The picnic was a success and as time went by I sure realized that whomever said that “the way to a man’s heart is through his stomach” was not smoking crack! It is true, I am sure The Sous Chef can attest to that!

Back to business here! Enough about the stories, let’s move on to this very difficult and complicated recipe, NOT! It is actually a very simple recipe and it only takes a few minutes to prepare, BUT it is best to let it rest a few hours in order for the flavors to blend in.

One more thing before we start. I would like to point out that there are a couple of options as far as the shallots go. Some people like to use dried shallots others like to use fresh shallots.  We always make our Mast-o-musir with fresh shallots.

We love eating this dip with either pita chips or regular potato chips. You can also serve it with bread, if you wish.


1 small shallot

1 container of Lebni (16 oz)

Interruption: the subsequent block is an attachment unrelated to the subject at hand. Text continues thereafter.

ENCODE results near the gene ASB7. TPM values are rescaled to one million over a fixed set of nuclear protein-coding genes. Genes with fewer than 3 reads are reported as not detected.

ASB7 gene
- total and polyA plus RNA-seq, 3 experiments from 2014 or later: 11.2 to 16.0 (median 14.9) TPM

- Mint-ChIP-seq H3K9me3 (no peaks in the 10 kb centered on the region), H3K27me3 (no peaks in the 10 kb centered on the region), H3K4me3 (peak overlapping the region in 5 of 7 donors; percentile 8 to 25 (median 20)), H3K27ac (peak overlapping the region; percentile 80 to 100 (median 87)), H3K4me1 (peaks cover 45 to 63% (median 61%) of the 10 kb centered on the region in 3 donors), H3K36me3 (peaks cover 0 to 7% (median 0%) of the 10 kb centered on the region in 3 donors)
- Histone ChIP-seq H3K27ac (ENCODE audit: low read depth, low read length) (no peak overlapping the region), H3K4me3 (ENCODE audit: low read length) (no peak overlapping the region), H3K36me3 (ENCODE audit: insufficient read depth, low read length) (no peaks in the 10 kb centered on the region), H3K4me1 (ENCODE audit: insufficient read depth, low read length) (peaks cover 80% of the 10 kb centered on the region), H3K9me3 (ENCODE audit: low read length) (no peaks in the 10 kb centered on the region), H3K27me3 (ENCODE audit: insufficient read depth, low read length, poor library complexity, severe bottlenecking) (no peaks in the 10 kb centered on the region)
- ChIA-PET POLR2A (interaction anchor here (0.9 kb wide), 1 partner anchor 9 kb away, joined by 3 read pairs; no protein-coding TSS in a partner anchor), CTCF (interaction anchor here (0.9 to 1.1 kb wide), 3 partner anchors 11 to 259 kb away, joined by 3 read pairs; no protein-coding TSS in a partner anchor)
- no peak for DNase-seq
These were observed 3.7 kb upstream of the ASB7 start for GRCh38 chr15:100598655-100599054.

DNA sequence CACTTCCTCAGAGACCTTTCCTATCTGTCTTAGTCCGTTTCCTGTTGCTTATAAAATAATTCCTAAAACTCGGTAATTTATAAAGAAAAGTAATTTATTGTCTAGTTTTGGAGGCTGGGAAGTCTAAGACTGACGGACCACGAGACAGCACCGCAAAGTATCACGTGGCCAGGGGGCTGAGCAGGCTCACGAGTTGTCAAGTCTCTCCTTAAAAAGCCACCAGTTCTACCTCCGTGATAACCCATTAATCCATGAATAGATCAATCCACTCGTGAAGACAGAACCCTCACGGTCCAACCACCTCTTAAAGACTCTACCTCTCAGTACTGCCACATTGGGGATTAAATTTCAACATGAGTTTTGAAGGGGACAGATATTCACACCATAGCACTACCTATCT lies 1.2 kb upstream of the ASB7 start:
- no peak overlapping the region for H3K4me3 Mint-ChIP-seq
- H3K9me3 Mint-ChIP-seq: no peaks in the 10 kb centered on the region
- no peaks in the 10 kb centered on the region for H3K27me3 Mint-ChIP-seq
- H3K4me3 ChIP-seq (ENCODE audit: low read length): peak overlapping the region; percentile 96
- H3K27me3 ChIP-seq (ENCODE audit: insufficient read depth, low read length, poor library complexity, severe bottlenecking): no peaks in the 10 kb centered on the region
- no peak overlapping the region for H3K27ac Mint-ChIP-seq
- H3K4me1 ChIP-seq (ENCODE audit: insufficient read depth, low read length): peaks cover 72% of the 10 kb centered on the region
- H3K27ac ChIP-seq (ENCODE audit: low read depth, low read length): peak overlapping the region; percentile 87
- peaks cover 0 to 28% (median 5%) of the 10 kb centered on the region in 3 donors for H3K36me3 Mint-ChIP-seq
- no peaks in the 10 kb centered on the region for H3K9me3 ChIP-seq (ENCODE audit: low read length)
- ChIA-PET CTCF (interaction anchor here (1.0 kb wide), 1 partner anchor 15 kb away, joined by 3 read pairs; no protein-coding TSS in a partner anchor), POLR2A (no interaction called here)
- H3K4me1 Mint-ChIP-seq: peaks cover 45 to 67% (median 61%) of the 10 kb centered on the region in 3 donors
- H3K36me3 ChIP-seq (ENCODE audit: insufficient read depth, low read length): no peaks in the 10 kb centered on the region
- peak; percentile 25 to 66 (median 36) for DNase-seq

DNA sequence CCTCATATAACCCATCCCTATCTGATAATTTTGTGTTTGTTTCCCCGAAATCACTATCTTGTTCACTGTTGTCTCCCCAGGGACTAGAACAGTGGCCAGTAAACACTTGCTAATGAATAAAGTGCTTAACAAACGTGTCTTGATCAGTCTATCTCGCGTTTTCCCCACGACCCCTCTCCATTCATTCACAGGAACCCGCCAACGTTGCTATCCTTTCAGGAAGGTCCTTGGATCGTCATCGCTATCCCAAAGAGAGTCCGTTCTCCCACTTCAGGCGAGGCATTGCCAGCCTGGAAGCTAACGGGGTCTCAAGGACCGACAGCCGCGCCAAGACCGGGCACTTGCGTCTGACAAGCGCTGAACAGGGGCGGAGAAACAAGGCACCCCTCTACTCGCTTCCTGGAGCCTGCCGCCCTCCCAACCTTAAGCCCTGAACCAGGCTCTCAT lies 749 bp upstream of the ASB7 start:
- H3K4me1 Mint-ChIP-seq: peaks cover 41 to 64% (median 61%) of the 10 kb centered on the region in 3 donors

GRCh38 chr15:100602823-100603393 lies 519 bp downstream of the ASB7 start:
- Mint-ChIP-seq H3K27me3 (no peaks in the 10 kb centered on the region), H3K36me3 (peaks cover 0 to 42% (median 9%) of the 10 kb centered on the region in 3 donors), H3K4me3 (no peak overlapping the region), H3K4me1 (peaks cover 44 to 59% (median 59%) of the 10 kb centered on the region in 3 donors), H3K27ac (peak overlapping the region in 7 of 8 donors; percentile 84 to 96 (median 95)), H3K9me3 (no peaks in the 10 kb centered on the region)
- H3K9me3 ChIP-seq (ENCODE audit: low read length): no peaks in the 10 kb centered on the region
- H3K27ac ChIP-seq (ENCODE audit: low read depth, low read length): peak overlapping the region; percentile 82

Mast-o-musir2 (Medium)

I had a couple of shallots and for this recipe I picked the one of the left.

Mast-o-musir3 (Medium)

Fine dice the shallot. Beware, your eyes and nose are going to be affected during this process. I love shallots, but I hate the fact that they make me cry every time I chop them! Anyway, sometimes shallots can be bitter. Some people let them soak in water for a few hours to release the bitterness.  We don’t but the important thing is to not go overboard with shallots, if you have too much, it is going to completely overpower the whole dip. Unless you are like The Sous Chef who likes to eat his shallots with yogurt!!!!!

Mast-o-musir4 (Medium)

Place the lebni and shallots in a bowl.

Mast-o-musir5 (Medium)

Mix them thoroughly.  Cover and place in the fridge for a few hours.  Serve with regular potato chips or pita chips.


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Chaghaleh Badoom 1 (Medium)

During one of my posts I wrote about my love for Gojeh Sabz and how exciting it was for us kids when spring came around back in the days in Iran. That post was solely dedicated to Gojeh Sabz because that’s what I personally like.  To tell the truth there was and still is something else that kids and adults look forward to with the arrival of spring. One is my beloved Gojeh Sabz and the other is Chaghaleh badoom, unripe almonds.  The almonds during this stage of their growth are enveloped in a green soft and almost fuzzy like skin.  Just like the unripe plums, these are eaten with a dash of salt.